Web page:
After Halloween, Easter is the biggest candy holiday. Chocolate bunnies, candy filled eggs, marshmallow chicks… Where does it end? Sometimes, you just need some candy alternatives for your child’s Easter basket. Because chocolate overload!
It doesn’t help my resolve to go candy-free when the dollar store was chock-a-block full of Easter candy only days after Christmas, but it is possible to fill an easter basket or host an egg hunt that involves less chocolate and more fun!
Candy Alternatives for Your Child’s Easter Basket
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Take your Easter egg hunt up a level
For older kids, who don’t necessarily buy into the whole bunny routine, but still like getting a basket of goodies, you can set up an epic treasure hunt that they’ll tell their friends about! This definitely beats running around a field like wild beasties, looking for eggs!
An age-appropriate scavenger hunt — You can run this for several different ages at the same time by making what each child needs to find a little bit different. When they come back with the basket of folded, clean laundry (who says you can’t put that on the list?), they win their prize basket. Keep the items they’re looking for Easter themed and make sure you plant enough of them around your house and garden!
Treasure hunt — Using clues placed in re-fillable plastic eggs, send the kids from one ‘station’ to the next where they will need to solve riddles—or if you’re mean, math problems—to get to the next clue. The final clue takes them to their basket! A little kid version of the treasure hunt uses paper streamers to create a path they must follow in order to find their basket.
Traditional hunt with a twist — Even if you’d rather observe tradition and let them loose in a field looking for the eggs you hid the night before, you can avoid putting candy out there by either using painted eggs, which they must collect and redeem for a prize, or plastic refillable eggs filled with things that will fit! Figurines, lip balms, marbles, tiny games… For all this, you can forgive your dollar store for their ‘post-Christmas but TOO early for Easter’ shelves and load up!
What treats go in the basket?
Here are some great options that won’t involve chocolate or marshmallows:
Does your child have a favourite hobby? Stuff their basket with the tools of their particular trade.
For the budding artist: How about pencils, notebooks, markers and stickers?
For the soccer nut: A jersey from their favourite team or trading cards?
For the avid horseback rider: Their own horse grooming kit?
For the reader: The latest and greatest in age-appropriate paperback novels?
For the movie buff: A DVD or gift card for streaming, some popcorn and a promise to join them on the sofa even if they want to see the same movie you’ve all seen 7 times already?
Craft kits to keep them busy for a couple of hours! Colouring books and crayons with an Easter theme are always a good option.
Since spring is well underway come Easter, get some fun outdoor toys like sidewalk chalk, frisbees, skipping ropes or a new basketball!
Get a flower growing kit. With a couple of small pots, some flower seeds (look for flowers that grow well indoors) and some potting soil (or potting material, as usually comes with a kit) and set them to planting and watering their Easter flowers. They’ll enjoy watching them sprout and grow for weeks to come. If that’s a step too far, Easter themed Chia Pets are always hilarious!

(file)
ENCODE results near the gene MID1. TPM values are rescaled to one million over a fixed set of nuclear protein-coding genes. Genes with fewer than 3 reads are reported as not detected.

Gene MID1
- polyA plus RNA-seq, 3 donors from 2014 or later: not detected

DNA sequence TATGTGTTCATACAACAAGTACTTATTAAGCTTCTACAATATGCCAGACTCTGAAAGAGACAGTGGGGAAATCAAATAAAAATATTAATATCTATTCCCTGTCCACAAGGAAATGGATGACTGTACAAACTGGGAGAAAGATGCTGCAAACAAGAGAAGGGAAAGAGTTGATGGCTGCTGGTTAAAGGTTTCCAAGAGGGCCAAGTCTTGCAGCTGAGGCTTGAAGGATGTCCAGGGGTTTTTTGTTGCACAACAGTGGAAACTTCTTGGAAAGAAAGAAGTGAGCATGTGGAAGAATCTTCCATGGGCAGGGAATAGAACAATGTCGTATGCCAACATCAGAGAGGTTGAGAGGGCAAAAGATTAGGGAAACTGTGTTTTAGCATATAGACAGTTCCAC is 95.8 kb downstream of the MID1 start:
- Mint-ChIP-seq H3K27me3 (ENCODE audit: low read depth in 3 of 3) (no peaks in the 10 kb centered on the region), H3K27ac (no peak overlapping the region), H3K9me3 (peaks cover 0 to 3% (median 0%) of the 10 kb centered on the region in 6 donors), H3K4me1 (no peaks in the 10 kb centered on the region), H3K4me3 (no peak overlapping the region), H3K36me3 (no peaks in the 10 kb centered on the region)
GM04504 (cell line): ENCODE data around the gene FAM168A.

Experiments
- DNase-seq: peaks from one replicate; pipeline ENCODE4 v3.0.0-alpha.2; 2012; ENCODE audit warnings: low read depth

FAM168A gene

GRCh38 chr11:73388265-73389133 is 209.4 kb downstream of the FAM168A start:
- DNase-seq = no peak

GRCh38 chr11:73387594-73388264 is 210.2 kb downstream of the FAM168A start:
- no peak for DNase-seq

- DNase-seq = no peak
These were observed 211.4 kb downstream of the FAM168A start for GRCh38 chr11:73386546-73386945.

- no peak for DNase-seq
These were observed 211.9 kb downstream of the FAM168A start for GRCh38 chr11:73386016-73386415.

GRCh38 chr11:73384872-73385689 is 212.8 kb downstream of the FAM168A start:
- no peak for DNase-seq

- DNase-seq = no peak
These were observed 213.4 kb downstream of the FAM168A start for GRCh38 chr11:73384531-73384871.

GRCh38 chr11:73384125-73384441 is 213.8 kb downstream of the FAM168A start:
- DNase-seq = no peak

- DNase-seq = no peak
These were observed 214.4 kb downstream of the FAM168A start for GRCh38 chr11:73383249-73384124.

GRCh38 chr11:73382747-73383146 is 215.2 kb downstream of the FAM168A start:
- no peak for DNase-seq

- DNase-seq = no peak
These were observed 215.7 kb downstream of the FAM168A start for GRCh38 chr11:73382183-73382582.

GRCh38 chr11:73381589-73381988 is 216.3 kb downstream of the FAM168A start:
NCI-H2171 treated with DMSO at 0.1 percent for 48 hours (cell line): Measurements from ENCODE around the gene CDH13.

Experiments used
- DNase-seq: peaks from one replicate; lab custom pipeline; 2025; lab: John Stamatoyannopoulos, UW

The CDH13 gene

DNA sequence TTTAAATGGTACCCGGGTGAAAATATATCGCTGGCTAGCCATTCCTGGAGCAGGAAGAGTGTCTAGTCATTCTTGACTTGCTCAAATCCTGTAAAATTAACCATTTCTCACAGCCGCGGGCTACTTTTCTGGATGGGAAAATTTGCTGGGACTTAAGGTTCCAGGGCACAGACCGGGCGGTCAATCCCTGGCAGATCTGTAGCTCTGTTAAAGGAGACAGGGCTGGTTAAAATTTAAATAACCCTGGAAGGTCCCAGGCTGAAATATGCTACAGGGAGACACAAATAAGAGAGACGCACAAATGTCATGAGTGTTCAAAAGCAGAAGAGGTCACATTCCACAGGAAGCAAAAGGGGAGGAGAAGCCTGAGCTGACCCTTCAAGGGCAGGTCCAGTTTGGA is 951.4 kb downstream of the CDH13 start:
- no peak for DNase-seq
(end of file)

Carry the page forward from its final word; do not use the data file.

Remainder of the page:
If your home can stand another one, a stuffed bunny, lamb, or chick is always appreciated, particularly by the younger set! But if you can’t take one more stuffie, how about a blanket or pillow with an Easter theme?
Games, games, games. Get some cards for Go Fish, or if you’re going to Grandma’s for Easter dinner, how about some magnetic checkers to pass the car time quietly and without screens? How about some pastel shaded Play-Doh? (Bonus points if you make it yourself and it’s scented with marshmallow essence!)
A little Easter makeup kit for the tween in your life: lip balms, nail polish in dewy shades of lilac, pink and pale green, and some emery boards; or go all out with some pink hair chalk or temporary colour!
An everything to make Easter slime kit! Okay, it’s really just slime ingredients with a little Easter themed food colouring added to give it a little hop in its stretch! Here’s a recipe, without borax, that works well:
No-Borax Slime Recipe
- White school glue – if you grew up in Canada, you know this as Elmer’s glue!
- Baking soda
- Buffered saline solution – found in the eye care aisle of any drug store, it is different from standard saline solution because it contains ingredients like phosphates, to help maintain its pH levels.
- Food colouring
- In a bowl, pour out the whole 4 fl oz bottle of glue (assuming that’s the size you bought it in—it’s about ½ a cup if you bought the bulk jug!).
- Add ¼ teaspoon of baking powder and mix well. Now, you can add a few drops of food colouring. If you want to make different colours, do them in separate bowls first.
- Start adding the saline solution a few drops at a time, while mixing. Keep doing that a few drops at a time until the slime starts to form a ball. Put some of the saline solution on your hands (just a few drops) and start kneading your slime. Just like a good loaf of bread, you’ll get your best slime if you spend some time at this stage and really work it. The stickiness should dissipate after a few minutes of kneading. If it doesn’t, add a few more drops of saline solution.
TIP: Add the saline slowly. If you add too much, your slime won’t be stretchy but will start chunking apart.
With all of these options, who needs a chocolate bunny? Well, maybe you can sneak just one in there! You could also try these free Easter printables. Have a great Easter everyone!